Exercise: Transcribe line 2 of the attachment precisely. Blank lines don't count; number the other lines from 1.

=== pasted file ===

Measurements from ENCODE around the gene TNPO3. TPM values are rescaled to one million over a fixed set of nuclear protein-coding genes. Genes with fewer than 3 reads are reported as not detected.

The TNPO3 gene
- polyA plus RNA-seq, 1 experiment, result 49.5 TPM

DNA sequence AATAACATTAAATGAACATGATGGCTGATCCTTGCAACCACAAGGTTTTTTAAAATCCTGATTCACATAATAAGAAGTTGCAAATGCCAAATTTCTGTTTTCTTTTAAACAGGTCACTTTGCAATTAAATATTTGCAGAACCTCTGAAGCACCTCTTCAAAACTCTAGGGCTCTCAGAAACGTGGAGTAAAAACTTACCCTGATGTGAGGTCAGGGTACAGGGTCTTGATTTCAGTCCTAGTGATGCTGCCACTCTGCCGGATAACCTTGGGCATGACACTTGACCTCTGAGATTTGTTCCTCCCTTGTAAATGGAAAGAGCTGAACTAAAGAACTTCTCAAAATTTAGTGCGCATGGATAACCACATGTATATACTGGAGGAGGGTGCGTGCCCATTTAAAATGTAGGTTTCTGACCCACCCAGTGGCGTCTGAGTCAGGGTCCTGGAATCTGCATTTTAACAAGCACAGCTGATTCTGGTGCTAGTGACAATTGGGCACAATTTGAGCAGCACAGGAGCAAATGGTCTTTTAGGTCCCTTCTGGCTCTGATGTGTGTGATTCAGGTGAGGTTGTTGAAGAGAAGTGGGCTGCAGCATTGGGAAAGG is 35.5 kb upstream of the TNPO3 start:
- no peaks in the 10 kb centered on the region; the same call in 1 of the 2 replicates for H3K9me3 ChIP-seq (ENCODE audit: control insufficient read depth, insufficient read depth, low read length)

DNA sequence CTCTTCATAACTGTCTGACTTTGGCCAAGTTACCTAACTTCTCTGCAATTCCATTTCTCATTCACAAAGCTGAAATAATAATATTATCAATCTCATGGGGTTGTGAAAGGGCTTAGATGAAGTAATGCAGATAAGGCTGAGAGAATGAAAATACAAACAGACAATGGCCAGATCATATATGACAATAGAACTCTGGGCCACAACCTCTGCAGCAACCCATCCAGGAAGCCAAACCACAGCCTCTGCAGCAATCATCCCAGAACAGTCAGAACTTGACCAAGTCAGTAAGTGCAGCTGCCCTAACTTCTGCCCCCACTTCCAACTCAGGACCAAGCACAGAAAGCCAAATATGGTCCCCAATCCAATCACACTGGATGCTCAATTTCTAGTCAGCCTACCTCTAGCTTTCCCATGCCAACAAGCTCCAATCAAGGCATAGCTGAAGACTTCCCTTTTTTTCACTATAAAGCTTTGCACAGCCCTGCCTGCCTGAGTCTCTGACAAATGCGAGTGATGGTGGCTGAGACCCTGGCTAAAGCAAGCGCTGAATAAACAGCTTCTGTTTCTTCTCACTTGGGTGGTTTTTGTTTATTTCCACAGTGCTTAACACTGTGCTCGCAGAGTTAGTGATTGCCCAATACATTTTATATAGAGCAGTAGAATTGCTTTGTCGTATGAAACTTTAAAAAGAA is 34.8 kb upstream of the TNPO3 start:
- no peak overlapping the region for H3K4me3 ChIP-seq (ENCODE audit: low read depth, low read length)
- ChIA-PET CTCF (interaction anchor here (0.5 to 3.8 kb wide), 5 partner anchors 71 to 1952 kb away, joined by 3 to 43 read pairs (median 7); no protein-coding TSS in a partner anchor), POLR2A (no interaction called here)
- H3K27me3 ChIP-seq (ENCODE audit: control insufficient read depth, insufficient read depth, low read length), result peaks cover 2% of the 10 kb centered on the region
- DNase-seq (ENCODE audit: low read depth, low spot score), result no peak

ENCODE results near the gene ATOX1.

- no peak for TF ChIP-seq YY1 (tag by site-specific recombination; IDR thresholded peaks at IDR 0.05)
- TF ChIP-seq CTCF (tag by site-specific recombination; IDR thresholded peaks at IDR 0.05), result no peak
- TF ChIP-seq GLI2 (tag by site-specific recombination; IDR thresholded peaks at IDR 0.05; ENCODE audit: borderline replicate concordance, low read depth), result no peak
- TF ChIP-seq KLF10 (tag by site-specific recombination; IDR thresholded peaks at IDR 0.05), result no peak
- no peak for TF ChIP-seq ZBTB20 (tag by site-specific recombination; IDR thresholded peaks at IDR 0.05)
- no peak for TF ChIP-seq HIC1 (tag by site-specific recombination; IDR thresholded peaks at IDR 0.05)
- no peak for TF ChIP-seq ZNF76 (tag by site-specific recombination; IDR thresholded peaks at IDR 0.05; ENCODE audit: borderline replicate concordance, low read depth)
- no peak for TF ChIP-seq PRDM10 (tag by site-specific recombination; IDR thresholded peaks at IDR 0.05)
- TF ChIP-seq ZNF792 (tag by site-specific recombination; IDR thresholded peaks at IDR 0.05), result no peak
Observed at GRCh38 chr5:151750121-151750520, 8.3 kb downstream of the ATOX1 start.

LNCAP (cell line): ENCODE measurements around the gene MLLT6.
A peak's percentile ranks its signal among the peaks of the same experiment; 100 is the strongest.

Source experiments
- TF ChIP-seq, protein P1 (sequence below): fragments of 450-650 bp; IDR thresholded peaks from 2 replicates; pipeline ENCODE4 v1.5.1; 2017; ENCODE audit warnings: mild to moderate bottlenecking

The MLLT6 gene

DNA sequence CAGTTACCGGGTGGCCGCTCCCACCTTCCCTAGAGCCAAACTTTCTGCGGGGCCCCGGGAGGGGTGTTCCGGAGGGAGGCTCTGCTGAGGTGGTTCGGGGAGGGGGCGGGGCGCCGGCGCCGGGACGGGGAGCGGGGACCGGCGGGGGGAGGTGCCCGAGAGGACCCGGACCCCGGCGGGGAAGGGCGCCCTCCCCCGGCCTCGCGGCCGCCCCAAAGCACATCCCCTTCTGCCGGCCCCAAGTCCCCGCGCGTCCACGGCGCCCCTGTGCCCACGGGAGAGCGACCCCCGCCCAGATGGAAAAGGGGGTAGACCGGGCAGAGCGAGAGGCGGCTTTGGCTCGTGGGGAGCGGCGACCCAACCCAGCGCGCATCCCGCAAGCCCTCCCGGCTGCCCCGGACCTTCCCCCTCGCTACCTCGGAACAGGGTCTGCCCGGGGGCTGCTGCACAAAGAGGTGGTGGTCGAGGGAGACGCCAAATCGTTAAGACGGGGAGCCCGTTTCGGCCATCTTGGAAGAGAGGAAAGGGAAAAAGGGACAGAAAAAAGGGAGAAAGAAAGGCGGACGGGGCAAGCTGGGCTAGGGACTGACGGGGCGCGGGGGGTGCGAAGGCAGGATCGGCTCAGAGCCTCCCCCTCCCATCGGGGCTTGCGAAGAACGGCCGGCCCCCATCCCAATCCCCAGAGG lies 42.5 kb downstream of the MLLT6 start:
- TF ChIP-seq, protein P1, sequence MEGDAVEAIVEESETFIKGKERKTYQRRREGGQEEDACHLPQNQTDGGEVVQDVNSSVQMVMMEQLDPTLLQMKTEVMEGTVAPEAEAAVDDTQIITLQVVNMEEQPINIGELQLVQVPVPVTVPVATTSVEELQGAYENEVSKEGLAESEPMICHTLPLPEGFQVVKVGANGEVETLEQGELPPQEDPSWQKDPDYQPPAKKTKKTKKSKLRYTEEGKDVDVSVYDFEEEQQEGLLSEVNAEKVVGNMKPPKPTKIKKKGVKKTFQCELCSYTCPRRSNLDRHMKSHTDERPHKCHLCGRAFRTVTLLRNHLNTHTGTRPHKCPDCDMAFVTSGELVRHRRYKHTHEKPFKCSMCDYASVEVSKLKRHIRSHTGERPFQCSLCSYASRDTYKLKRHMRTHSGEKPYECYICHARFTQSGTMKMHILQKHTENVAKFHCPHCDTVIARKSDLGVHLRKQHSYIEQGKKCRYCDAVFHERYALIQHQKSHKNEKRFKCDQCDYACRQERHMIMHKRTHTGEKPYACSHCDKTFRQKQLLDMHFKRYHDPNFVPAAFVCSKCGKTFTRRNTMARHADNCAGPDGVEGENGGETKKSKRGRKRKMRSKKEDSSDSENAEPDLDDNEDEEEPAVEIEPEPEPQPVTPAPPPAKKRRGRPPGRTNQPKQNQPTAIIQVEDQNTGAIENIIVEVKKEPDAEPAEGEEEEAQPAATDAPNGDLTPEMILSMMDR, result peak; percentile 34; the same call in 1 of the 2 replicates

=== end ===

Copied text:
The TNPO3 gene